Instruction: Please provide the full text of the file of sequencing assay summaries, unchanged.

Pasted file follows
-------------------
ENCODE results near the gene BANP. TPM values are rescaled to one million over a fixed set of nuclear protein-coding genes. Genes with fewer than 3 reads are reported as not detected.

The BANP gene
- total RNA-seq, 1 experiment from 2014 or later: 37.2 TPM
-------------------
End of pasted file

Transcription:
ENCODE results near the gene BANP. TPM values are rescaled to one million over a fixed set of nuclear protein-coding genes. Genes with fewer than 3 reads are reported as not detected.

The BANP gene
- total RNA-seq, 1 experiment from 2014 or later: 37.2 TPM